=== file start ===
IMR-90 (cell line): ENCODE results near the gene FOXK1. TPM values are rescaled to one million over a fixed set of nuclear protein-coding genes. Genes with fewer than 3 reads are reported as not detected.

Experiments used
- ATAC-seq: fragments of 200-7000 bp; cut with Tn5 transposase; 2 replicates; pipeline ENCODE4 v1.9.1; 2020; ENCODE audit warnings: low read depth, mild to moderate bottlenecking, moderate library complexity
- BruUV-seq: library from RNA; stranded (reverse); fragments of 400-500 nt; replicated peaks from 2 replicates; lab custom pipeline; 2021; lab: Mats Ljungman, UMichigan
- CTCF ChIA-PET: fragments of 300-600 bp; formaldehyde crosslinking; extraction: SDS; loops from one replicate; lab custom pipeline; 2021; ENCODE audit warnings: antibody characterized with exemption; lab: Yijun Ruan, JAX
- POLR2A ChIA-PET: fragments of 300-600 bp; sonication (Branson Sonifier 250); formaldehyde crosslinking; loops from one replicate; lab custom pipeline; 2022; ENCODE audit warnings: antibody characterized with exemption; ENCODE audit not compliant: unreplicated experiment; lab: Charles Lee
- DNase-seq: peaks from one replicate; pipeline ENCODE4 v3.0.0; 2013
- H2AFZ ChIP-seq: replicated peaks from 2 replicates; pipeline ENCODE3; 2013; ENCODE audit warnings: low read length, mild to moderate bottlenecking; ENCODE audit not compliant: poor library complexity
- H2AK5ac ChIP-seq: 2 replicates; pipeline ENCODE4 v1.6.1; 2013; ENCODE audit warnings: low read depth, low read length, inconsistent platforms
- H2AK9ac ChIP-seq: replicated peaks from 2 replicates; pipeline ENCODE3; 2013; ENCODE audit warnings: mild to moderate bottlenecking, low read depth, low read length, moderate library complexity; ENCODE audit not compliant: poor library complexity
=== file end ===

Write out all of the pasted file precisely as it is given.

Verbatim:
IMR-90 (cell line): ENCODE results near the gene FOXK1. TPM values are rescaled to one million over a fixed set of nuclear protein-coding genes. Genes with fewer than 3 reads are reported as not detected.

Experiments used
- ATAC-seq: fragments of 200-7000 bp; cut with Tn5 transposase; 2 replicates; pipeline ENCODE4 v1.9.1; 2020; ENCODE audit warnings: low read depth, mild to moderate bottlenecking, moderate library complexity
- BruUV-seq: library from RNA; stranded (reverse); fragments of 400-500 nt; replicated peaks from 2 replicates; lab custom pipeline; 2021; lab: Mats Ljungman, UMichigan
- CTCF ChIA-PET: fragments of 300-600 bp; formaldehyde crosslinking; extraction: SDS; loops from one replicate; lab custom pipeline; 2021; ENCODE audit warnings: antibody characterized with exemption; lab: Yijun Ruan, JAX
- POLR2A ChIA-PET: fragments of 300-600 bp; sonication (Branson Sonifier 250); formaldehyde crosslinking; loops from one replicate; lab custom pipeline; 2022; ENCODE audit warnings: antibody characterized with exemption; ENCODE audit not compliant: unreplicated experiment; lab: Charles Lee
- DNase-seq: peaks from one replicate; pipeline ENCODE4 v3.0.0; 2013
- H2AFZ ChIP-seq: replicated peaks from 2 replicates; pipeline ENCODE3; 2013; ENCODE audit warnings: low read length, mild to moderate bottlenecking; ENCODE audit not compliant: poor library complexity
- H2AK5ac ChIP-seq: 2 replicates; pipeline ENCODE4 v1.6.1; 2013; ENCODE audit warnings: low read depth, low read length, inconsistent platforms
- H2AK9ac ChIP-seq: replicated peaks from 2 replicates; pipeline ENCODE3; 2013; ENCODE audit warnings: mild to moderate bottlenecking, low read depth, low read length, moderate library complexity; ENCODE audit not compliant: poor library complexity